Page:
TVA & Little Cedar Mountain:
CITA Summary

There is a serious threat to Native homelands of the past and present in the Tennessee River Valley. The Tennessee Valley Authority (TVA) is a federal agency which has acquired massive land-holdings by exercising its "right" of eminent domain totaling 11,000 miles of shoreline on the Tennessee River and its tributaries. In January 1997 the chairman of the TVA Board of Directors, Craven Crowell, announced that TVA plans to "privatize" the majority of its land holdings that are not involved in the TVA power program. This action would mean that the fate of hundreds of acres of public land, including their cultural and natural resources, would be turned over to private developers. Since the announcement of the privatization plan, a large piece of property (701 acres) has had its land use status re-allocated from "public recreation" to "commercial recreation and residential use".

Little Cedar Mountain and Shellmound, as they are known locally, comprise a beautiful 701-acre tract of wooded shoreline in Marion County -- about 20 miles west of Chattanooga, Tennessee, and directly adjacent to US Interstate 24 as it crosses the Tennessee River. This land, which is presently being farmed and used to host an annual crafts and folk festival, is being considered by developers as the future home of a golf course, marina and upper-income housing project. Located within these 701 acres are at least 11 identified "cultural resource sites" on file with the Tennessee Division of Archaeology, including all that is known to remain of the Chickamauga Cherokee town of Running Water, home of Dragging Canoe, famous son of Chief Attakullakulla, signer of the Henderson Purchase. Archaeological work to date has only been a surface investigation, archival research and minimal "shovel testing." Many different occupations representing time periods dating back to 1500 bce have been identified from the research already done. Cherokee and prehistoric sites are becoming more and more precious as commercial and residential development destroys the few riverside sites that were left after TVA inundated many whole historic towns when it created its lake system starting in the 1930s.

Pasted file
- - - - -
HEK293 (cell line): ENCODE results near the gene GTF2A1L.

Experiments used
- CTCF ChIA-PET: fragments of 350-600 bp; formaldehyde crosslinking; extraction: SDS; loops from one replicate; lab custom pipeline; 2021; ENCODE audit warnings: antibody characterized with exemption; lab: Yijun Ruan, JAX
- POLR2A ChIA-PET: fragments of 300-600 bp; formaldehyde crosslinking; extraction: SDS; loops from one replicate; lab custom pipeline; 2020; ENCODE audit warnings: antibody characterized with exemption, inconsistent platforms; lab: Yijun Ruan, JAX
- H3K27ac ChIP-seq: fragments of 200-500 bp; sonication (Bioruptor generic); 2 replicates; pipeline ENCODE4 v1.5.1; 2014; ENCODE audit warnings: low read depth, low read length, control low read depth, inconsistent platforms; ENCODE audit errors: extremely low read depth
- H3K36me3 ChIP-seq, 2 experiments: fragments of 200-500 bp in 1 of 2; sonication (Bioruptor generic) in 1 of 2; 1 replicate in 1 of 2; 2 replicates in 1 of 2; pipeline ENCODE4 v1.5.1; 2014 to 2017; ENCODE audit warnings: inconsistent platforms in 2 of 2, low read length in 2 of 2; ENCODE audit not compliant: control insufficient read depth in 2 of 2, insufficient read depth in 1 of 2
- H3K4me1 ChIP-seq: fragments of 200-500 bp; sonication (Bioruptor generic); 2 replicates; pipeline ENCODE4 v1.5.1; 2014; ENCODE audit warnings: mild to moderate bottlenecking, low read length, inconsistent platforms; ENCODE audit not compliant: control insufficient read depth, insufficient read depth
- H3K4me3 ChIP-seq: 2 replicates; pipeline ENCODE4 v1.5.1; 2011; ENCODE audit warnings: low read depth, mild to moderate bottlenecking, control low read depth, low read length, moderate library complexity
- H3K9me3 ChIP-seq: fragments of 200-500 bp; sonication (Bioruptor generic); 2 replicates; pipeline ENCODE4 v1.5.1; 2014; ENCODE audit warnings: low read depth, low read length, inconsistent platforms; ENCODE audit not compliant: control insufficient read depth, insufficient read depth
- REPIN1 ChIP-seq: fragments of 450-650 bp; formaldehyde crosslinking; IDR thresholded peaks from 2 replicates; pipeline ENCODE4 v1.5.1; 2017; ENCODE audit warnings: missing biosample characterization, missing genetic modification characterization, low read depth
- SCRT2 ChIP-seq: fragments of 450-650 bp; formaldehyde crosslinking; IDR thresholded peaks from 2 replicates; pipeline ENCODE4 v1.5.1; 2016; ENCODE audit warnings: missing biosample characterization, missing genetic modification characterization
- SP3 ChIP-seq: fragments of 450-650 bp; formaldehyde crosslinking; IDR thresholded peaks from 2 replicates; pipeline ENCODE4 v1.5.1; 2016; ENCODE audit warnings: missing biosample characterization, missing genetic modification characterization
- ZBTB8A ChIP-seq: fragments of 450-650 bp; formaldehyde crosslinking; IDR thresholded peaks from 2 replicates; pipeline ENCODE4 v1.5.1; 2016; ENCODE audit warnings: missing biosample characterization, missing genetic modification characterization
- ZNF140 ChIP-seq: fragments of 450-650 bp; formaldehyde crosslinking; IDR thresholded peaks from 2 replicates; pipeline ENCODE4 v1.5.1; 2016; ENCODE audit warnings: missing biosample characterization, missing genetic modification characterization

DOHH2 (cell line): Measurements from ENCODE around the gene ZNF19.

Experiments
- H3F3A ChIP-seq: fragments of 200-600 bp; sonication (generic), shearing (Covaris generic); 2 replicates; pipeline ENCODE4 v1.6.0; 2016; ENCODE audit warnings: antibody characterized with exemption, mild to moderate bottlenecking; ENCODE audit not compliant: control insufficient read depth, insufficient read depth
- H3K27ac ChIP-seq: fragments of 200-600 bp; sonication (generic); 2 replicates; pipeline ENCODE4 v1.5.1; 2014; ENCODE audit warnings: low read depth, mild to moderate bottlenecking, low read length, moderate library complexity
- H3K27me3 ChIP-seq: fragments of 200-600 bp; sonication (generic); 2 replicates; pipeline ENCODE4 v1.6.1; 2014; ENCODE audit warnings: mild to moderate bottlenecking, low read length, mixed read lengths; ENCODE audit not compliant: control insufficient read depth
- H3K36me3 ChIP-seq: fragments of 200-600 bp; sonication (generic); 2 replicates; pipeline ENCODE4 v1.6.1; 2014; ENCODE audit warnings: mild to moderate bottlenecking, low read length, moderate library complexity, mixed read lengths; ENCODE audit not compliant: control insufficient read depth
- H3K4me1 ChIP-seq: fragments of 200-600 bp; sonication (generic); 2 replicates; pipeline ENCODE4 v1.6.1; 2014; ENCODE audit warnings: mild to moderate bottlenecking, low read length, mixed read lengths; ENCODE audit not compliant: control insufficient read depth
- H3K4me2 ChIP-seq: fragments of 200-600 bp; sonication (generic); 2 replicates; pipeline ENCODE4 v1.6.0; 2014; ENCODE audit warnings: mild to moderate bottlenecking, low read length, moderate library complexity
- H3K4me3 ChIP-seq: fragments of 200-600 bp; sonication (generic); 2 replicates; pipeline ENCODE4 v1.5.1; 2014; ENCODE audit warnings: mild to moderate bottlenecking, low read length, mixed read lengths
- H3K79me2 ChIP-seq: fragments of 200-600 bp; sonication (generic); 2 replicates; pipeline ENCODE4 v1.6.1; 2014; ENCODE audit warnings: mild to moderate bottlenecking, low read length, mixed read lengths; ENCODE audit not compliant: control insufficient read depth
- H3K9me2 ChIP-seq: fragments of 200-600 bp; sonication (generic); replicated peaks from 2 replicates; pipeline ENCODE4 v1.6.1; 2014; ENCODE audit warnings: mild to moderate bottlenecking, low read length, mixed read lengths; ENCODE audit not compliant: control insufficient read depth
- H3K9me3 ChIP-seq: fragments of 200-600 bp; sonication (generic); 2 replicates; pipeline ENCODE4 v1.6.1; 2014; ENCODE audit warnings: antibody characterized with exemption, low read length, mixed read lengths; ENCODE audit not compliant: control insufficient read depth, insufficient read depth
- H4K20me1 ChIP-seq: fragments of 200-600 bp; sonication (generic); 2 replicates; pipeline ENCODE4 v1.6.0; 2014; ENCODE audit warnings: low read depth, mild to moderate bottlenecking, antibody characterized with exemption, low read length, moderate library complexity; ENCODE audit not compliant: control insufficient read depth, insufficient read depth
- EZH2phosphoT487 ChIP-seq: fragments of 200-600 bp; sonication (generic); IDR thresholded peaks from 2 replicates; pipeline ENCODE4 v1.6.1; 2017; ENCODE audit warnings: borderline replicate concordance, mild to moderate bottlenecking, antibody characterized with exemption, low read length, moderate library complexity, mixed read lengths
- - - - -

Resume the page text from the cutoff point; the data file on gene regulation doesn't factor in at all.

Three members of the Chattanooga InterTribal Association (CITA) spoke to the TVA Board at their January 29, 1997 meeting during which a final vote of the three-member Board would dictate the future use of Little Cedar Mountain and Shellmound. We voiced our concerns about the possibility of unmarked graves being disturbed during development and our concern for the loss of Dragging Canoe's only remaining town site and one of the last home places of the Pre-Removal Cherokee. There was also the suggestion made that if TVA wants to divest itself of property, that they consider deeding it over to Native Americans who promise to follow good land stewardship practices and to live on the land. After listening to nearly three hours of comments from citizens (mostly opposed to the development) and Marion county officials (mostly in favor of the development as a way to increase the tax base in the small, rural county), the TVA Board voted unanimously to change Little Cedar Mountain's land-use status to allow commercial recreational and residential projects. On January 30, 1997, the day after the TVA Board vote, a TVA official contacted the CITA public relations committee and asked for a private meeting with the members who had expressed concern about Little Cedar Mountain. A private meeting was held February 18, 1997 at which CITA, members of the Eastern Band of Cherokees, and the Southeast Tennessee representative of the Tennessee Commission of Indian Affairs were all promised that the cultural resources on the 701 acres would be protected no matter who developed the land. We were also promised an open line of communication concerning anything that happened with that land. On April 8, 1997 an article appeared in the Chattanooga Times announcing that TVA is actively seeking developers for the Little Cedar Mountain tract. CITA received no communication from TVA about this change and once again we had to find out about events secondhand by reading the paper. This behavior sends a strong message to us as to how TVA plans to treat us as they proceed with their privatization program.